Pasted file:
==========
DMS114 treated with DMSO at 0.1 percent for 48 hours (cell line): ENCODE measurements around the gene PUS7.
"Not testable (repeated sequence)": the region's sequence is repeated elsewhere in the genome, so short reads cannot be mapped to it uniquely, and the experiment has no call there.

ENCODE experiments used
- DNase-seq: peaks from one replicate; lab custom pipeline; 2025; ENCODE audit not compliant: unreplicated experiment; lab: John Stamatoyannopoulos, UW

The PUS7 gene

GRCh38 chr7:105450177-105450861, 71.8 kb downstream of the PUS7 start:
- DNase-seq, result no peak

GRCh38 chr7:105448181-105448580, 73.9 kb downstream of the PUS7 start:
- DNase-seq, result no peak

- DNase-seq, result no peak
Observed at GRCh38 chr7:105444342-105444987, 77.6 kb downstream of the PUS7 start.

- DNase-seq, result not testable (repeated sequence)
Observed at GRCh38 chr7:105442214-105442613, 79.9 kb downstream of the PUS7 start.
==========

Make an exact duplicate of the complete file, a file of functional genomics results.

DMS114 treated with DMSO at 0.1 percent for 48 hours (cell line): ENCODE measurements around the gene PUS7.
"Not testable (repeated sequence)": the region's sequence is repeated elsewhere in the genome, so short reads cannot be mapped to it uniquely, and the experiment has no call there.

ENCODE experiments used
- DNase-seq: peaks from one replicate; lab custom pipeline; 2025; ENCODE audit not compliant: unreplicated experiment; lab: John Stamatoyannopoulos, UW

The PUS7 gene

GRCh38 chr7:105450177-105450861, 71.8 kb downstream of the PUS7 start:
- DNase-seq, result no peak

GRCh38 chr7:105448181-105448580, 73.9 kb downstream of the PUS7 start:
- DNase-seq, result no peak

- DNase-seq, result no peak
Observed at GRCh38 chr7:105444342-105444987, 77.6 kb downstream of the PUS7 start.

- DNase-seq, result not testable (repeated sequence)
Observed at GRCh38 chr7:105442214-105442613, 79.9 kb downstream of the PUS7 start.